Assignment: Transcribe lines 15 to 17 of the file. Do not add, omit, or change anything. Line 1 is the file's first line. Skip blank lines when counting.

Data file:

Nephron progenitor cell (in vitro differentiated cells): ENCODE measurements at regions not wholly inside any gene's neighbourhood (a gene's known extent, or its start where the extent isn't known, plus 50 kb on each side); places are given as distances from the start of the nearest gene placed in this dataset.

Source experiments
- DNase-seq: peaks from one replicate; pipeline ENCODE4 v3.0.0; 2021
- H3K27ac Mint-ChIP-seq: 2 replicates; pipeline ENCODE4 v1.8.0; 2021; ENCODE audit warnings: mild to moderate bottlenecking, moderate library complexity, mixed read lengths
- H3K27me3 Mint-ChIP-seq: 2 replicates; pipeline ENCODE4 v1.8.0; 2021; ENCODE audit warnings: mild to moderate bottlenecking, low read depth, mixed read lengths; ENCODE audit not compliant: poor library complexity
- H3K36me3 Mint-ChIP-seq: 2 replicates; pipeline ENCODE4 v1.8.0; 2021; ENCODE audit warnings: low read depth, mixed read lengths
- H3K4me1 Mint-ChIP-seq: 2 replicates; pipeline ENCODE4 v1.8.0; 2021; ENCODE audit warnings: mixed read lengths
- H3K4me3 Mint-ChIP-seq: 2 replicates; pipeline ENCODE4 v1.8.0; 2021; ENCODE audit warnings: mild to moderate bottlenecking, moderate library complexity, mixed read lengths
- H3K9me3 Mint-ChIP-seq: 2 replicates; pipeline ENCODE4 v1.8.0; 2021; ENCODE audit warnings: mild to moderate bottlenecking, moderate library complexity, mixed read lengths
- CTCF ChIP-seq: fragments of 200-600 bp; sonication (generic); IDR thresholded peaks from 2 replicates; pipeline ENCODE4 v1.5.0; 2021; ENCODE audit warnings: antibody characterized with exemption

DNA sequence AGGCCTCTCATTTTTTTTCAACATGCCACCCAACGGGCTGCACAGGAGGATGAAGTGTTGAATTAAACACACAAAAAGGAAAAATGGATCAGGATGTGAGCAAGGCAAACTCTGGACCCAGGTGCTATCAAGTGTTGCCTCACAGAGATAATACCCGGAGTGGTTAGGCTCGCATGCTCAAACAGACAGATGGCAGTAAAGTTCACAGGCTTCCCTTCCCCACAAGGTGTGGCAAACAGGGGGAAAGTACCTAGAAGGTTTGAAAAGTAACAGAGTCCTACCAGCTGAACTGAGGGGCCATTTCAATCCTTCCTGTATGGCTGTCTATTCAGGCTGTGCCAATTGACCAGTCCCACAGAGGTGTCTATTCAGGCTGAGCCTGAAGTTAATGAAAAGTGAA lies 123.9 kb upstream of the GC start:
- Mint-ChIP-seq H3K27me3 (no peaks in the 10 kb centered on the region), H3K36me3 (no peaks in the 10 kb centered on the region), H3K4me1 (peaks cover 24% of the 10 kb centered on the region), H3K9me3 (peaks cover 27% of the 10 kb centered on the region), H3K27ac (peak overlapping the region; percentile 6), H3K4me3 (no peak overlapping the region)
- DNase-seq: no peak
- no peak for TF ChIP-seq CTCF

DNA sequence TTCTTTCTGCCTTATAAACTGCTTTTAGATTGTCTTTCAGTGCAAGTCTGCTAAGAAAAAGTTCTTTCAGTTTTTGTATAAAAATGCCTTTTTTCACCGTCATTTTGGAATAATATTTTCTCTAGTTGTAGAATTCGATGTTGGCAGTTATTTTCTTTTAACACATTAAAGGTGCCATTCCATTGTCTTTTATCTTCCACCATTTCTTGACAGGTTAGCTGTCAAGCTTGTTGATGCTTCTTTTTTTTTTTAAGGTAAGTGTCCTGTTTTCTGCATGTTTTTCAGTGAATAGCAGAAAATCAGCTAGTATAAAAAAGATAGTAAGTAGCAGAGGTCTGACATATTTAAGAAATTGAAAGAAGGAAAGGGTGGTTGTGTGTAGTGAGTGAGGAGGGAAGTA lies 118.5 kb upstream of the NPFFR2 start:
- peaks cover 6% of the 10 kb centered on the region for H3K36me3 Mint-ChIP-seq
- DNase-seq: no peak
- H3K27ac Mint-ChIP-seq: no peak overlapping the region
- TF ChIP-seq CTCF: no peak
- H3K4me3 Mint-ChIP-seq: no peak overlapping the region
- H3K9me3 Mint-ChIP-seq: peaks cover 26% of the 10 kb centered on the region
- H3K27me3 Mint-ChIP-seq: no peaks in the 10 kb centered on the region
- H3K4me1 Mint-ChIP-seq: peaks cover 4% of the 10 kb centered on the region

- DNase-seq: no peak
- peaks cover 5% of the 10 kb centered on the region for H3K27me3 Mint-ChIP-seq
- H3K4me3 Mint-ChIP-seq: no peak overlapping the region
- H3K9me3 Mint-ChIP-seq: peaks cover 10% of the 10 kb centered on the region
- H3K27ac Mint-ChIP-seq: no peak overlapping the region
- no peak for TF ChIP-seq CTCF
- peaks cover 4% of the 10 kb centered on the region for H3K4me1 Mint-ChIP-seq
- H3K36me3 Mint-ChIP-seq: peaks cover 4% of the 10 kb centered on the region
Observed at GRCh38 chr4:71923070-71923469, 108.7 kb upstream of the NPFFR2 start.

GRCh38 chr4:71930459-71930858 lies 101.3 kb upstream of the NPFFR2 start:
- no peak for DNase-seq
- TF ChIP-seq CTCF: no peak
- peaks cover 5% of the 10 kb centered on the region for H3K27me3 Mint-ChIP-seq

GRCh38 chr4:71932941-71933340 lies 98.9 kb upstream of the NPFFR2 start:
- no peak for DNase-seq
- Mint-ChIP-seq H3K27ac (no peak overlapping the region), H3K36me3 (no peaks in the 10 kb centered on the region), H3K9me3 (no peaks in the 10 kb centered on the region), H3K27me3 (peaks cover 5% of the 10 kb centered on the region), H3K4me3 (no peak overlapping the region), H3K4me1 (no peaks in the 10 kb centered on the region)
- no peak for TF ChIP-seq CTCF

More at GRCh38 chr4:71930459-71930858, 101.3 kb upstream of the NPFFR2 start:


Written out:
DNA sequence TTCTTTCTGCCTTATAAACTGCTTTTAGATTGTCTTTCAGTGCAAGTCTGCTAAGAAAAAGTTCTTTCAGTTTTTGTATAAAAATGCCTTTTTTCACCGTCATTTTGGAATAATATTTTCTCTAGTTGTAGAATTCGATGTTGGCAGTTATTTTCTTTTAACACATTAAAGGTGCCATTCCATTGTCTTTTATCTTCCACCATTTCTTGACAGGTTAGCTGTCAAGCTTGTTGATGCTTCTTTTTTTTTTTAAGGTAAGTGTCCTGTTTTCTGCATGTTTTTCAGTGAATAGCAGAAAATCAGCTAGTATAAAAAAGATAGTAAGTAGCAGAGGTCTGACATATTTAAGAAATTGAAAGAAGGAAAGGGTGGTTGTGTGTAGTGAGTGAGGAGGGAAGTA lies 118.5 kb upstream of the NPFFR2 start:
- peaks cover 6% of the 10 kb centered on the region for H3K36me3 Mint-ChIP-seq
- DNase-seq: no peak